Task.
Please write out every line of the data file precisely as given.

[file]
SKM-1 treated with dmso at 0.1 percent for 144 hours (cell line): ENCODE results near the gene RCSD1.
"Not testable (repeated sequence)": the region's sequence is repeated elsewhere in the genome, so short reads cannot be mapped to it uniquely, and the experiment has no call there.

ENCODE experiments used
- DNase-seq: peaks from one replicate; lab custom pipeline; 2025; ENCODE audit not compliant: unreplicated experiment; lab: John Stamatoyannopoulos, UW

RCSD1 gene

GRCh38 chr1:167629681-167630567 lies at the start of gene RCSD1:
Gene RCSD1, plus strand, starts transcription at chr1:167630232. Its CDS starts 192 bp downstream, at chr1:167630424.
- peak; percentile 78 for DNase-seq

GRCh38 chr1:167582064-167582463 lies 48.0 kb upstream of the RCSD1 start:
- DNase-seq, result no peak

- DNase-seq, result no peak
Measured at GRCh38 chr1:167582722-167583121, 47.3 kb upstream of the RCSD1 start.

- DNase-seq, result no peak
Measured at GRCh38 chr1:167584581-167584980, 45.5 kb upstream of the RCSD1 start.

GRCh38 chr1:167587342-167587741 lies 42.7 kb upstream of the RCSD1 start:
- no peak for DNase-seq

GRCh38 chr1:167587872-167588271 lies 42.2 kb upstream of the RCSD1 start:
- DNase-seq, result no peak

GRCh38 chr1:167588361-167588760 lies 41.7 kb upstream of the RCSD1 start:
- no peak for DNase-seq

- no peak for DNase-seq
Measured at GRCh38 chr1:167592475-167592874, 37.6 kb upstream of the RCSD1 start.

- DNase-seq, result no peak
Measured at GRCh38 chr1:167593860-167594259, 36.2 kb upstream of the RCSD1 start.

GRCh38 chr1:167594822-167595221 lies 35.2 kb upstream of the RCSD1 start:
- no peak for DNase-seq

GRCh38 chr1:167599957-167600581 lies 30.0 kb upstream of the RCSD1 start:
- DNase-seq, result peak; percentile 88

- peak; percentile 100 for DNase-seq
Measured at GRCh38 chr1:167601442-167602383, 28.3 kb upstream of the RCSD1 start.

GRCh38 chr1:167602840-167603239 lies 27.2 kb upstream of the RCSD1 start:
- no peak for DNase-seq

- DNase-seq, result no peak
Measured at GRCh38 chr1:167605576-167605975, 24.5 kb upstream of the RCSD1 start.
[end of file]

SKM-1 treated with dmso at 0.1 percent for 144 hours (cell line): ENCODE results near the gene RCSD1.
"Not testable (repeated sequence)": the region's sequence is repeated elsewhere in the genome, so short reads cannot be mapped to it uniquely, and the experiment has no call there.

ENCODE experiments used
- DNase-seq: peaks from one replicate; lab custom pipeline; 2025; ENCODE audit not compliant: unreplicated experiment; lab: John Stamatoyannopoulos, UW

RCSD1 gene

GRCh38 chr1:167629681-167630567 lies at the start of gene RCSD1:
Gene RCSD1, plus strand, starts transcription at chr1:167630232. Its CDS starts 192 bp downstream, at chr1:167630424.
- peak; percentile 78 for DNase-seq

GRCh38 chr1:167582064-167582463 lies 48.0 kb upstream of the RCSD1 start:
- DNase-seq, result no peak

- DNase-seq, result no peak
Measured at GRCh38 chr1:167582722-167583121, 47.3 kb upstream of the RCSD1 start.

- DNase-seq, result no peak
Measured at GRCh38 chr1:167584581-167584980, 45.5 kb upstream of the RCSD1 start.

GRCh38 chr1:167587342-167587741 lies 42.7 kb upstream of the RCSD1 start:
- no peak for DNase-seq

GRCh38 chr1:167587872-167588271 lies 42.2 kb upstream of the RCSD1 start:
- DNase-seq, result no peak

GRCh38 chr1:167588361-167588760 lies 41.7 kb upstream of the RCSD1 start:
- no peak for DNase-seq

- no peak for DNase-seq
Measured at GRCh38 chr1:167592475-167592874, 37.6 kb upstream of the RCSD1 start.

- DNase-seq, result no peak
Measured at GRCh38 chr1:167593860-167594259, 36.2 kb upstream of the RCSD1 start.

GRCh38 chr1:167594822-167595221 lies 35.2 kb upstream of the RCSD1 start:
- no peak for DNase-seq

GRCh38 chr1:167599957-167600581 lies 30.0 kb upstream of the RCSD1 start:
- DNase-seq, result peak; percentile 88

- peak; percentile 100 for DNase-seq
Measured at GRCh38 chr1:167601442-167602383, 28.3 kb upstream of the RCSD1 start.

GRCh38 chr1:167602840-167603239 lies 27.2 kb upstream of the RCSD1 start:
- no peak for DNase-seq

- DNase-seq, result no peak
Measured at GRCh38 chr1:167605576-167605975, 24.5 kb upstream of the RCSD1 start.